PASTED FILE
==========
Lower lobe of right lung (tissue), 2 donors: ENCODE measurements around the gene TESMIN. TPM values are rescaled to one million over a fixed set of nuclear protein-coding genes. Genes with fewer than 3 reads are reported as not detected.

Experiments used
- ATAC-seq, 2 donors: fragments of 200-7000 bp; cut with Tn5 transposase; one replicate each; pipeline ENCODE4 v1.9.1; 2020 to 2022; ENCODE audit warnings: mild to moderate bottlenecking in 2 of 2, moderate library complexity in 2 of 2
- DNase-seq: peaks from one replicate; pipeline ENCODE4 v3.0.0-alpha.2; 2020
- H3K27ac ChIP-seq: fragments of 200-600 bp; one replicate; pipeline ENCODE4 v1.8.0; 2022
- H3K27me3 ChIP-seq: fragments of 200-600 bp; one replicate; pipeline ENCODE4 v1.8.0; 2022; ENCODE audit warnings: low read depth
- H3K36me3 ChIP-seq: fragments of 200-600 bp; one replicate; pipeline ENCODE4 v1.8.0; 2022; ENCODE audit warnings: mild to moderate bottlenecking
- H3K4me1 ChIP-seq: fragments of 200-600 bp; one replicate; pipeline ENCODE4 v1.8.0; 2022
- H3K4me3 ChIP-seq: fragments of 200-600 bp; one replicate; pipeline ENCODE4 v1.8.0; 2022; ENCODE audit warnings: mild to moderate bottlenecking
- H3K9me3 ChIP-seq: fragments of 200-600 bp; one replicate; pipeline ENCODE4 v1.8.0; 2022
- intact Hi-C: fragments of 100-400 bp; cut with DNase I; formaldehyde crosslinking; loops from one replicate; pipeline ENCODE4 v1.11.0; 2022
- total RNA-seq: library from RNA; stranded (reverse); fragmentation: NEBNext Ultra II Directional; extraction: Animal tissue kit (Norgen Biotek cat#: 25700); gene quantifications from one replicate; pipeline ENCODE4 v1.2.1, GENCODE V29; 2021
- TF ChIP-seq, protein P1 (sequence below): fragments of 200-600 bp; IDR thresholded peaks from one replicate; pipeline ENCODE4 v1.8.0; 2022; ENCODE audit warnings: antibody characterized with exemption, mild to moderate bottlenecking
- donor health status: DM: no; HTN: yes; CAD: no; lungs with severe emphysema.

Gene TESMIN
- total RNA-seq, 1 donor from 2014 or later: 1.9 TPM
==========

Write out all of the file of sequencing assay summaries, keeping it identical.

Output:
Lower lobe of right lung (tissue), 2 donors: ENCODE measurements around the gene TESMIN. TPM values are rescaled to one million over a fixed set of nuclear protein-coding genes. Genes with fewer than 3 reads are reported as not detected.

Experiments used
- ATAC-seq, 2 donors: fragments of 200-7000 bp; cut with Tn5 transposase; one replicate each; pipeline ENCODE4 v1.9.1; 2020 to 2022; ENCODE audit warnings: mild to moderate bottlenecking in 2 of 2, moderate library complexity in 2 of 2
- DNase-seq: peaks from one replicate; pipeline ENCODE4 v3.0.0-alpha.2; 2020
- H3K27ac ChIP-seq: fragments of 200-600 bp; one replicate; pipeline ENCODE4 v1.8.0; 2022
- H3K27me3 ChIP-seq: fragments of 200-600 bp; one replicate; pipeline ENCODE4 v1.8.0; 2022; ENCODE audit warnings: low read depth
- H3K36me3 ChIP-seq: fragments of 200-600 bp; one replicate; pipeline ENCODE4 v1.8.0; 2022; ENCODE audit warnings: mild to moderate bottlenecking
- H3K4me1 ChIP-seq: fragments of 200-600 bp; one replicate; pipeline ENCODE4 v1.8.0; 2022
- H3K4me3 ChIP-seq: fragments of 200-600 bp; one replicate; pipeline ENCODE4 v1.8.0; 2022; ENCODE audit warnings: mild to moderate bottlenecking
- H3K9me3 ChIP-seq: fragments of 200-600 bp; one replicate; pipeline ENCODE4 v1.8.0; 2022
- intact Hi-C: fragments of 100-400 bp; cut with DNase I; formaldehyde crosslinking; loops from one replicate; pipeline ENCODE4 v1.11.0; 2022
- total RNA-seq: library from RNA; stranded (reverse); fragmentation: NEBNext Ultra II Directional; extraction: Animal tissue kit (Norgen Biotek cat#: 25700); gene quantifications from one replicate; pipeline ENCODE4 v1.2.1, GENCODE V29; 2021
- TF ChIP-seq, protein P1 (sequence below): fragments of 200-600 bp; IDR thresholded peaks from one replicate; pipeline ENCODE4 v1.8.0; 2022; ENCODE audit warnings: antibody characterized with exemption, mild to moderate bottlenecking
- donor health status: DM: no; HTN: yes; CAD: no; lungs with severe emphysema.

Gene TESMIN
- total RNA-seq, 1 donor from 2014 or later: 1.9 TPM